Bearing a child outside wedlock and teen pregnancies have sparked hotly contested debates in Kenya recently.
But among the Gabbra community in Marsabit County, it is a subject that is immediately muted as it is considered taboo.
Anything related to sexual intercourse outside a properly instituted marriage is still taboo, said Indigenous Rights and Resource Management Organisation (Iremo) CEO Darare Salesa.
“Gabbra community customs forbid sexual relationships outside marriage and the children born out of wedlock are mistreated in a way that to me is unfair and discriminatory,” Ms Salesa says.
According to the Gabbra, marriage is the only legal way to sexual interactions and childbearing, and anything outside such a set-up is illicit.
The purity of a girl has over the years been held in high esteem to the extent that during traditional marriage ceremonies, a bride was subjected to a purity test during the first sexual intercourse with the groom, just to establish that she was still a virgin.
A bride who passed such a test would be wildly celebrated with songs, ovations and shouts of acclamation.
On the flip side, any bride who failed the test would be rejected and considered a source of shame to her family. That is why childbearing out of wedlock has been minimal among the Gabbra.
Their tradition of moral rejection has over the years affected young girls aged between 14 and 17 who give birth out of wedlock and children born outside legal marriage.
Most such girls spend their teenagehood taking care of livestock.
This kind of stereotype that frames women only as the embodiment of good morals has been considered a serious form of gender discrimination and marginalisation as it is only women who get punished.
Young men who impregnate such women are cleansed, integrated with the community and get to marry totally different women that society considers morally pure.
Even debate on the paternity of an unborn child was out of order as such children were ridiculed and declared bastards who should no longer identify with the Gabbra community.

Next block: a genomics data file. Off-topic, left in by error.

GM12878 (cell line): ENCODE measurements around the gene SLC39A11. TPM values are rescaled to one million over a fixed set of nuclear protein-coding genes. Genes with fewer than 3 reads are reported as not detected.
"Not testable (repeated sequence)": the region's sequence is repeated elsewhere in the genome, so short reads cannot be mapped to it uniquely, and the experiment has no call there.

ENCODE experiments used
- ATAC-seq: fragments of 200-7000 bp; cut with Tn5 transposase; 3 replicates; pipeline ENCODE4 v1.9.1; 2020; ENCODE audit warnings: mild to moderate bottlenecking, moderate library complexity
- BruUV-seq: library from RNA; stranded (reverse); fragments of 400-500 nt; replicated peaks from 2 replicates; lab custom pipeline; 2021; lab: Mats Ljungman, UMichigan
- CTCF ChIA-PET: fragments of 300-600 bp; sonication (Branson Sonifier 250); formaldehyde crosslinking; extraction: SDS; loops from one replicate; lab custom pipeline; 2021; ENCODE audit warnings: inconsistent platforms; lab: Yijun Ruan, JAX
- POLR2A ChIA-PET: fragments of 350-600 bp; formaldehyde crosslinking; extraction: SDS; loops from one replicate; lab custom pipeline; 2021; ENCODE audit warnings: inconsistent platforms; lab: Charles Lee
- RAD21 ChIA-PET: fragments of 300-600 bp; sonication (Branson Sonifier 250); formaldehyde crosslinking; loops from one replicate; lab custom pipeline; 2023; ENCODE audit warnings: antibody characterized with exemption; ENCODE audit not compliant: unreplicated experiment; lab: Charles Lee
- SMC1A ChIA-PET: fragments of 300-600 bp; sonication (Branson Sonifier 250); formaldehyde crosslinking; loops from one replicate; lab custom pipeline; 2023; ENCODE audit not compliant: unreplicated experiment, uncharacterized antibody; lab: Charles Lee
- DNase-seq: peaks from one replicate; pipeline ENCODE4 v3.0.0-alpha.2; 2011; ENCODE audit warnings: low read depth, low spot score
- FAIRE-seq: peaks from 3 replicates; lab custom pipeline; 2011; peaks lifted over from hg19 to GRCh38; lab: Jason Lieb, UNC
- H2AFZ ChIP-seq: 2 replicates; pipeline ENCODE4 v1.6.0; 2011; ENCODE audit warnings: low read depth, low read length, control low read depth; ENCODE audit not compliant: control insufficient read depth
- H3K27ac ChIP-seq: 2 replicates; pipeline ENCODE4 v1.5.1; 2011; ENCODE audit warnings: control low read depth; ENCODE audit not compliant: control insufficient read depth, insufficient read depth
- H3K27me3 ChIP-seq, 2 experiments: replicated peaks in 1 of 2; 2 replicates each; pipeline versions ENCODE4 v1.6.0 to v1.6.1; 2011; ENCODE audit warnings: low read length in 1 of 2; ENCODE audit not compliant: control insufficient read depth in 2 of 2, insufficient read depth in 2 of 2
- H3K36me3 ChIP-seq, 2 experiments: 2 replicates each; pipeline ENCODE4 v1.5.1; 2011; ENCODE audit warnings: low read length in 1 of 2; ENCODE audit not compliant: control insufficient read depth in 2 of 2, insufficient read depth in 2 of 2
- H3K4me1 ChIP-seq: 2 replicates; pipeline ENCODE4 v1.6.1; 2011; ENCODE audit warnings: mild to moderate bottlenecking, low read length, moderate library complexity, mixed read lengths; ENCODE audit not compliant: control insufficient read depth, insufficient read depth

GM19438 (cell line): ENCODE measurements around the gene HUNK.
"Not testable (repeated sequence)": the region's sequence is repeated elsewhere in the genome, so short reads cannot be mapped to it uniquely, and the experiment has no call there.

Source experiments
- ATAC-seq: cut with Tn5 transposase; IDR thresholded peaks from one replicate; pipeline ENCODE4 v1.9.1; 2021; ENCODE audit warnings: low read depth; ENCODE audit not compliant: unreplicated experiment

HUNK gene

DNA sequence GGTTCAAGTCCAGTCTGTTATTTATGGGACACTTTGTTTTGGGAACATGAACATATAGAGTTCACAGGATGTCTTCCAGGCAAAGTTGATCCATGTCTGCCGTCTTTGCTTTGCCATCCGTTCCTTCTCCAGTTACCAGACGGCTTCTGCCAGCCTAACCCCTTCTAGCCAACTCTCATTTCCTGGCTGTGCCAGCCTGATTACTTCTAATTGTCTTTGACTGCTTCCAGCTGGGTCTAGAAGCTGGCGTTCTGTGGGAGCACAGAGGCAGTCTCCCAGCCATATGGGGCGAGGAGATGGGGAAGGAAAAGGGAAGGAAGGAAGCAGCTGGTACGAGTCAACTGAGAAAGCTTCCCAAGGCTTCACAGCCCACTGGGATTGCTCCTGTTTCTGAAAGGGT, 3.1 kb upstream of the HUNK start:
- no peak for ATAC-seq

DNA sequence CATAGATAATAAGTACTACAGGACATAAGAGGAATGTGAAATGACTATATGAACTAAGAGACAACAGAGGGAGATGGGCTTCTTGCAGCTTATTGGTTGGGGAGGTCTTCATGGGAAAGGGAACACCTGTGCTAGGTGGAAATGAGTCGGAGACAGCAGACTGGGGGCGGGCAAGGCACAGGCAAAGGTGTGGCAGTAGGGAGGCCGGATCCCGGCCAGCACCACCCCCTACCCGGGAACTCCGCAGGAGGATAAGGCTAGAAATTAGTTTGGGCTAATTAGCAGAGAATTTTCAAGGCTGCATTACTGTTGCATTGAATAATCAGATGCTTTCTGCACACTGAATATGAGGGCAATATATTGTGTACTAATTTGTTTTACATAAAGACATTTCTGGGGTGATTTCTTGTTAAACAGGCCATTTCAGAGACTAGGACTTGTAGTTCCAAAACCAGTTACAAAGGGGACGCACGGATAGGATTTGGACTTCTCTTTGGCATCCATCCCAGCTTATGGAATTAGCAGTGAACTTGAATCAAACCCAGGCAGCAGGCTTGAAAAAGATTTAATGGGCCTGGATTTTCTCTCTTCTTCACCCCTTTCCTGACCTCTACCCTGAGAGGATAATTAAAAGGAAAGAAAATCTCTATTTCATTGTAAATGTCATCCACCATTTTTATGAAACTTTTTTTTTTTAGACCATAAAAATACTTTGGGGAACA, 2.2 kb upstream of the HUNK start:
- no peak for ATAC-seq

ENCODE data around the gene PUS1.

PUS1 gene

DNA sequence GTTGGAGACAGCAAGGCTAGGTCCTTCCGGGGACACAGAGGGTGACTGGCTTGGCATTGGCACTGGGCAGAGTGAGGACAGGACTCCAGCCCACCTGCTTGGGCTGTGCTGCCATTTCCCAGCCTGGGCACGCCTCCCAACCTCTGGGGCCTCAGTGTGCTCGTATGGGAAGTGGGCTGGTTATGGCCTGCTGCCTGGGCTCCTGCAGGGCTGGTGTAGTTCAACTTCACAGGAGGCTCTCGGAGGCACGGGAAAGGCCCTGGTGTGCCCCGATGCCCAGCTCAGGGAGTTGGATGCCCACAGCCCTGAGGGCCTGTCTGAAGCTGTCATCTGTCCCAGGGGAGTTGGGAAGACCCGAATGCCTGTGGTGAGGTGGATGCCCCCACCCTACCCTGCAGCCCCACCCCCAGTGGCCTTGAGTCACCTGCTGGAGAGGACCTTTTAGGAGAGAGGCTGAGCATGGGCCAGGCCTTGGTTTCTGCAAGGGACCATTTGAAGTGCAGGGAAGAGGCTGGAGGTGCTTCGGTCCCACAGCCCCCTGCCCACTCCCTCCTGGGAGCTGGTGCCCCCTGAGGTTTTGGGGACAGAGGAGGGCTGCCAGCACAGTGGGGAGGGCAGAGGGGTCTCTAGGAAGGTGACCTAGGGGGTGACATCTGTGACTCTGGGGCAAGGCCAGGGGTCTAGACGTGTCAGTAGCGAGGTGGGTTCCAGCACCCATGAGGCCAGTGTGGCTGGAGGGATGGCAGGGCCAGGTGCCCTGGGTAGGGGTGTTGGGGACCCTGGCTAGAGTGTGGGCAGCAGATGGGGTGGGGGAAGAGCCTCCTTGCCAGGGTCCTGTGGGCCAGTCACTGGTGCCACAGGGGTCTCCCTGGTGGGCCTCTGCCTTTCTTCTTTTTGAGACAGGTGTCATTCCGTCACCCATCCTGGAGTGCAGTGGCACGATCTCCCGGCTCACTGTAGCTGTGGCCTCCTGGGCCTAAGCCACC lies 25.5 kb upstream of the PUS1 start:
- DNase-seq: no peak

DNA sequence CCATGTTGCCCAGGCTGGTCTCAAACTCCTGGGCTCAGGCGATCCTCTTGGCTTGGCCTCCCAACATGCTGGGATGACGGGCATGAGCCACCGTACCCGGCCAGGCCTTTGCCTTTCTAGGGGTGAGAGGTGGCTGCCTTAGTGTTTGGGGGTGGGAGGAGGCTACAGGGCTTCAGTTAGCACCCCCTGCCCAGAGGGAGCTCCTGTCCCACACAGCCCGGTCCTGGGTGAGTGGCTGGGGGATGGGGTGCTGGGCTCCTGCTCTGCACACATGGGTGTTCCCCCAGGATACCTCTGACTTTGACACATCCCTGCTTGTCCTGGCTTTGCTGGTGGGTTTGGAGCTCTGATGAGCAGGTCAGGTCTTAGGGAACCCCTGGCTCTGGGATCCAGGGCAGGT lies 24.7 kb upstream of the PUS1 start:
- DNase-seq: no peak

The subsequent offspring of such children were also never allowed to marry or get married by the Gabbra community members.
Until 2006, any Gabbra girl who became pregnant out of wedlock was chased unceremoniously to neighbouring communities such as the Rendille or the Turkana.
But Iremo is fighting against the violation of the rights of such girls.
Today, most single women are found in various trading centres in North Horr sub-county.
According to data compiled by Iremo, there are 46 such single mothers in Maikona, 40 in Kalacha, 76 in Dukana and 100 in North Horr trading centres.
The true number is way bigger than this, as the organisation only documented the number of women who agreed to join socio-economic empowerment groups.
Ms Salesa is happy that talks they have held with the community’s traditional elders are yielding fruit as they have begun relaxing rules against such girls by allowing them to stay at the trading centres.
Sororo Dimba Dambala, 55, is a mother of five. After giving birth to her first child, she was sent packing to Kalacha, where she has adapted to new ways of living.
Similar experiences were recounted by Arbe Katelo, 56, a mother of six.
The women were not allowed to reunite with their families, having been declared outcasts.
There were days they had to venture into the illicit brew business, and this always got them in conflict with law enforcers.
Thune Wario, a mother of three, and Tume Abudho, a mother of four, from Hurri Hills trading centre, were also full of accounts of agonising experiences they went through because they became single mothers.
But they found hope in the Iremo socio-economic, livelihood and resilience programmes that gave their groups Sh100,000 each to help them venture into businesses.
Ms Dimba told the Nation that because they had been sidelined by everyone, their children were the only hope they had in life.
That is why they gave a lot of value to their children’s education in the hope that if they succeed in life, they would change how the community views single mothers.
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They appealed to the government and other stakeholders to help them with more funds so that they can expand their businesses or venture into the lucrative livestock trade in the region.
Come to terms
Adho Guyo (not her real name) has had to grapple with the discrimination meted out on single mothers by her Gabbra community.
She is yet to come to terms with society’s rejection of children born to such mothers, in what the community considers extramarital pregnancies.
“I find it strange for a community to send packing a young girl who has been impregnated and yet those responsible for such acts are protected,” Ms Guyo said.
Having been born in such a manner, she said her mother had to go through harrowing ordeals after being sent packing by the community.
She finds it hard to take pride in being a Gabbra as she always cringes at the mention of the name of a community that disowns its people.